Paul Soglin is practically synonymous with Madison politics and has created quite a legacy for himself, serving as mayor for longer than anyone else in Madison’s history. He’s worked toward providing the city with affordable housing, improving public transit and hiring more women and minorities in the city during his 22-year tenure. However, if we simply focus on what has already happened and don’t look forward to the potential of the city, we can’t expect to make progress. This is why it is imperative that Satya Rhodes-Conway is elected as Madison’s next mayor.
On Tuesday, February 19, various social media platforms were flooded with supermodels, celebrities and mundane users paying tribute to one of haute couture’s most iconic designers, Karl Lagerfeld. The prolific designer created his own namesake brand all while hoisting Chanel out of its lowest point and revolutionizing Fendi for a consecutive 51 years. Although he was considered one of the kings of fashion, I would describe him as more of a tyrant. What are your thoughts on Karl Lagerfeld and the fashion industry? Send all comments to email@example.com.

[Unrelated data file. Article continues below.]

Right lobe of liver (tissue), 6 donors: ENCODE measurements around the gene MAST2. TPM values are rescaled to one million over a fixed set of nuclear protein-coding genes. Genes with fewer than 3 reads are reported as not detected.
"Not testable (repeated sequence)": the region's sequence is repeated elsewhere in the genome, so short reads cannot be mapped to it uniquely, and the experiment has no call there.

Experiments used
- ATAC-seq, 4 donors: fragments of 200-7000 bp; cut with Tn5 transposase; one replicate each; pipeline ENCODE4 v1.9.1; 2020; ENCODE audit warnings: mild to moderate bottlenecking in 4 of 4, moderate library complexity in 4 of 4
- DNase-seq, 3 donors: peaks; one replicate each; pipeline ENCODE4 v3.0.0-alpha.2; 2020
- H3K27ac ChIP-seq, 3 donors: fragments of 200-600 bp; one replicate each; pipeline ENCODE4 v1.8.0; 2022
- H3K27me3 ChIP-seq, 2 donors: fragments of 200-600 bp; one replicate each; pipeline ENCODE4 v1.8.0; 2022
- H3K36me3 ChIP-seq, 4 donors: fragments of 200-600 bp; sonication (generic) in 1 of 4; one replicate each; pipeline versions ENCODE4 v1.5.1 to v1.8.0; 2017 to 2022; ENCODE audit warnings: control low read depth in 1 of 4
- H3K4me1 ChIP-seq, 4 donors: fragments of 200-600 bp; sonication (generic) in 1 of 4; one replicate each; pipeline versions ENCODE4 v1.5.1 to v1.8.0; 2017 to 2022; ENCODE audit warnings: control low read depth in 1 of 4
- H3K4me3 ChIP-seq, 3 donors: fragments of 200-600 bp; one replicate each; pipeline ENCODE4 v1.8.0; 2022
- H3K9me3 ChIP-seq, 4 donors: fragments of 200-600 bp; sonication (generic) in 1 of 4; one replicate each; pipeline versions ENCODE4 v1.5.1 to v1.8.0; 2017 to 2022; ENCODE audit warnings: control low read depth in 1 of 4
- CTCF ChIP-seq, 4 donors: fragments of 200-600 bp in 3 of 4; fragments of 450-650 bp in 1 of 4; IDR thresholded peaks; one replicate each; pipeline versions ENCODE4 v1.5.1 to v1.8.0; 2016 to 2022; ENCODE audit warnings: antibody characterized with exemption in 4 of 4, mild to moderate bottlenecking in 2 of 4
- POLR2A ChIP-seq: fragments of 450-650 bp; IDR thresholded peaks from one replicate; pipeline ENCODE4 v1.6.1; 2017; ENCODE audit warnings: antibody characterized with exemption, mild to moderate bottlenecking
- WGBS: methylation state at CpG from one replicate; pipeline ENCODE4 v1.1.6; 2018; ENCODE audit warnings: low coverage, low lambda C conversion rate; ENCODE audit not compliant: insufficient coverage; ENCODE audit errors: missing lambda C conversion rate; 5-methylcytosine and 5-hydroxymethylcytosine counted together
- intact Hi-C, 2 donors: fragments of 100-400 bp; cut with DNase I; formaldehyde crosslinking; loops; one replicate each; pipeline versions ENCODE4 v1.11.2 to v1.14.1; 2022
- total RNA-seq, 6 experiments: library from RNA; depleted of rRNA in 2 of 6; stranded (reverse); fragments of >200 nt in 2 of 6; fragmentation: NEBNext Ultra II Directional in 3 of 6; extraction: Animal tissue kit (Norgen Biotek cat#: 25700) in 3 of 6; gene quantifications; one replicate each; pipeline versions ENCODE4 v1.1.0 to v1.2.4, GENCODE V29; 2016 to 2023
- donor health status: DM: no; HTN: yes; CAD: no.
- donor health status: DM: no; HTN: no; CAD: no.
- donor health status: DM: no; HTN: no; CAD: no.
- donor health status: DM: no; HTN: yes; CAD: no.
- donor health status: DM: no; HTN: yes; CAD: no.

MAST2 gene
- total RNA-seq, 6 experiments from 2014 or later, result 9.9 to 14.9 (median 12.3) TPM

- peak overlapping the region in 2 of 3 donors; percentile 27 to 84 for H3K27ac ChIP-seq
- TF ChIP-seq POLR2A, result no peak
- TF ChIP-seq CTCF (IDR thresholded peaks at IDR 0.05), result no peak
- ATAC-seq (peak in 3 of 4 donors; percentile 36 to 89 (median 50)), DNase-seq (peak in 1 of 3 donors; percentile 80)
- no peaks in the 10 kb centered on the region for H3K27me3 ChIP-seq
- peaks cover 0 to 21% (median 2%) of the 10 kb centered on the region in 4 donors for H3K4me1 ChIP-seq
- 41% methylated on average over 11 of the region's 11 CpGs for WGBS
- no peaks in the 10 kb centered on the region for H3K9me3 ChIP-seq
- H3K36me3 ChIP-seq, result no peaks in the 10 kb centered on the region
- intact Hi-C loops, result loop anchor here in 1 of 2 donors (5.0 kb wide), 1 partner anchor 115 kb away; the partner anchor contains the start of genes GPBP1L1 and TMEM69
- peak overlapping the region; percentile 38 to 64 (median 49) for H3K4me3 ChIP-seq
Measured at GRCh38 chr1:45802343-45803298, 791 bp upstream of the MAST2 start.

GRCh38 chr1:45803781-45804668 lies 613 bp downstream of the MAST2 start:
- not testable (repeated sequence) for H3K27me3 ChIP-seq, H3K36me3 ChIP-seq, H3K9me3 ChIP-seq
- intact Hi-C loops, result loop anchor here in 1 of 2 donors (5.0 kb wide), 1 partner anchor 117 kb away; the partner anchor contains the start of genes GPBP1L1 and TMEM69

Some students grow up dreaming about how they will spend their college years: studying on the quad, proudly wearing their school colors at football games, and eventually walking across the stage at graduation. They wonder if will they go to college in their hometown, where mom and dad did, or if they will go somewhere out of state. But for many students, these thoughts will remain dreams forever.